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29 May 2012 @ 12:33 am
LA Noire Needs to be a TV Show  
So, if police procedural shows are popular... and Mad Men is popular... Why haven't we got an LA Noire-style TV show yet?

Now, you've done it. Out of all the shiny rat holes and killer slums to hide out in, you had to run to this one. The up and coming West, open to all lost and wounded souls. And you're just a little of both, ain't you Dick? Let's see you get out of here alive.

"... sorriest bunch of kids I've ever seen, but if you keep your head down and look out for each other--you might just live."

"Heart warming speech, wasn't it?" his new partner asked, whispering out of the side of his mouth as the police chief finished his encouraging grumbles and left.

"I guess," he replied, turning with a precision he hadn't been able to lose after leaving the army.

Silence reigned for a moment before his partner mustered up the courage up to try again. "So, I hear you're a war hero."

"Wouldn't say so myself."

"The Times would, though. Richard Huston--one of the finest lieutenants in the Pacific theater," the kid said, his arms sweeping wide as if picturing the headline in front of him. "I was a year shy of signing up! Tried to lie, but they caught me. Went into the Police Academy instead, which makes me your senior--odd, isn't it?"

"Really odd," Dick agreed, but mostly because everything back home seemed strange to him now. "Where's our first assignment again?"

"Oh, right. I've got the address right here! I see you're enthusiastic about your first day of work."

"Sure." Or just enthusiastic about ending the conversation.


"I swear, Dick, you must be the only GI who didn't meet a girl on furlough," his brother-in-law joked, cracking a wide smile. It dropped away at the lack of response. "You know, it's been a while since you've come back. Maybe it's time for you to..."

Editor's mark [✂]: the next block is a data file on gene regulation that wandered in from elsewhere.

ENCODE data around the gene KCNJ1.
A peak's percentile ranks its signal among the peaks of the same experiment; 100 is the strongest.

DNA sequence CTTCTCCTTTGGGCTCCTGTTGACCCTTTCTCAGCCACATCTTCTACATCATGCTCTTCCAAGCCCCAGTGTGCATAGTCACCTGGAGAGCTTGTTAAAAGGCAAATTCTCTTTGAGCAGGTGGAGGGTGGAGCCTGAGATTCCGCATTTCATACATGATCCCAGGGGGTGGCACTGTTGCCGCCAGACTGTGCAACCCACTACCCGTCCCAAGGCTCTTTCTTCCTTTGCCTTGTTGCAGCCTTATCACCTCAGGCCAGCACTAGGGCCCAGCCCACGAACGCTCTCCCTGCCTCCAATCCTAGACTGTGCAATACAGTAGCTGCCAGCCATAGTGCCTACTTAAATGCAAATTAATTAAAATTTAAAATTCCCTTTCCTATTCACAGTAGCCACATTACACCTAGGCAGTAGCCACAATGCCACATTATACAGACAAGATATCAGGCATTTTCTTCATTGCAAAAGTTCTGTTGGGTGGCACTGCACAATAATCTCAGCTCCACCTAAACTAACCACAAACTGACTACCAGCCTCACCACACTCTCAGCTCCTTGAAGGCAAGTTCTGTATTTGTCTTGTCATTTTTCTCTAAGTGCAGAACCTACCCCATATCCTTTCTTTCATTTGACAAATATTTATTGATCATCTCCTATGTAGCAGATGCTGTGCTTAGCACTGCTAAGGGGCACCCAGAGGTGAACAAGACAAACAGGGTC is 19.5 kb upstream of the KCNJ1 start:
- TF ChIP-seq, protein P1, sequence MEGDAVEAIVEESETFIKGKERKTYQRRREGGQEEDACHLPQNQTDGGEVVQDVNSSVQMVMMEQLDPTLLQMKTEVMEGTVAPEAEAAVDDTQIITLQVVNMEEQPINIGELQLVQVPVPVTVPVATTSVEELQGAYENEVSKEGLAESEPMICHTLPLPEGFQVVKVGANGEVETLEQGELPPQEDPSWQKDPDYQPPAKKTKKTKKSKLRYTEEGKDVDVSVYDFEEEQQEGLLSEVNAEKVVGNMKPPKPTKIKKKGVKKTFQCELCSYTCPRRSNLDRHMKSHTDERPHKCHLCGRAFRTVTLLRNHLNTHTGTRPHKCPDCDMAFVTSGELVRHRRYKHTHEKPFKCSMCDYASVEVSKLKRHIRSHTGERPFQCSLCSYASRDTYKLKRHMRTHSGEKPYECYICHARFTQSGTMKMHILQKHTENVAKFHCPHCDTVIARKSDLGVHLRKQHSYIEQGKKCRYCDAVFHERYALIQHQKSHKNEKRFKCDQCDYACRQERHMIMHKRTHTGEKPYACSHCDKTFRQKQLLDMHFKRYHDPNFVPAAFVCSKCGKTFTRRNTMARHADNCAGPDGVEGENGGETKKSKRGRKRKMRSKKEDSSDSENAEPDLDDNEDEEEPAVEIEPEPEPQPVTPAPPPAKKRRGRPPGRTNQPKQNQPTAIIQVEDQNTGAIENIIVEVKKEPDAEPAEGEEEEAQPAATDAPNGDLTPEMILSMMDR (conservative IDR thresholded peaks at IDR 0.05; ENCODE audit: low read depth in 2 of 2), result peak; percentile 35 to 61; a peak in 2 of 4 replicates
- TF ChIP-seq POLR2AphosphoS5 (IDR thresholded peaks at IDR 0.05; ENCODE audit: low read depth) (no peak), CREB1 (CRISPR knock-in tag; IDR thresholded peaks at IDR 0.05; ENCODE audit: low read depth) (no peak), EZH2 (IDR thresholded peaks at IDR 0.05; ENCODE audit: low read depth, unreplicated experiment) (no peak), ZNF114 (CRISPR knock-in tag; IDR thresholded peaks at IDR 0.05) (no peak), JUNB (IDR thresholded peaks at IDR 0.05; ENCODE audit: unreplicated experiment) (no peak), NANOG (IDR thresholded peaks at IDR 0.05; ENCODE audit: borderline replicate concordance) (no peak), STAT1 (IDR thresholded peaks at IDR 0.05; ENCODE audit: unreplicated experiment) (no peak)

"Start living again?" he replied, wry even as he hid his eyes behind the newspaper. "Not all of us can have a house with a white picket fence and 2.5 kids, John," he shot back.

He didn't even notice the man blustering away until his sister came in, huffing with her hands on her hips. "It's not right for you to take the war out on my husband," she scolded.

"Sorry Dorothy," he said, still flipping through the Times.

"Honestly, he has a point. You need to get back to normal. You've got a job now, haven't you? Maybe it's time to start going out. Grabbing drinks with the guys--finding a nice girl?"

Dick shoved the papers aside with a rustle and a cocked eyebrow. "I know that tone of voice, Dorothy Marie. I'm not going to like what you say next, am I?"

"It's just that you're still young and handsome! Decorated war veteran with a steady job... It's appealing. I know a few girls who--"

"No. No. Absolutely not," he scowled, jumping to his feet. "Damn it, Dorothy. I moved to California because you wanted me out here. I come to dinner because you're worried. I draw the goddamn line at you setting me up with someone."

"Yeah, that's what you said about dinner," she said knowingly.

Dick grimaced.


"My name's Mary," she said.

"Richard," he replied, eyes scanning the red satin interior of the lounge his brother-in-law had recommended. Not his type of place. Not at all.

"So, I... hear you were in the war. Where'd you get to go?" she asked after a moment of silence.

"Japan," Dick said. "I don't really like talking about it," he interrupted as she opened her mouth for a follow up question.

Mary's teeth clicked with the speed of her withdrawal. "Oh."

Another awkward silence.

"Well, what do you do for a--"

"Look, Mary. I'm sure you're a very nice girl, but I'm not really looking for anyone at the moment. Why don't we just go back and tell our respective parties that we gave it a shot, but it didn't work out?"

Mary was the image of a china doll. Porcelain skin with big baby blue eyes and blond hair done up with a ribbon. Dick was so surprised she didn't shatter when she started screaming.

"Look, Richard Huston! I know the war did bad things to people--I'm not stupid! But I think you're a good guy despite it all, and I'm a great girl. We deserve a shot. I want mine with you," she said, barely restraining herself from attracting the rest of the room's attention.

She was fiery, Dick thought, which he liked. But the way she bit her lip and tightened her jaw wasn't anger--it was desperation. He had seen it enough to know.


"... Sure, Mary. Whatever you want," he agreed, relaxing for the first time in a long time. It was nice having someone yell at him again. Dick smiled, finally taking off his hat.

Mary grinned back, all her secrets in the loosening of the lines around her lips.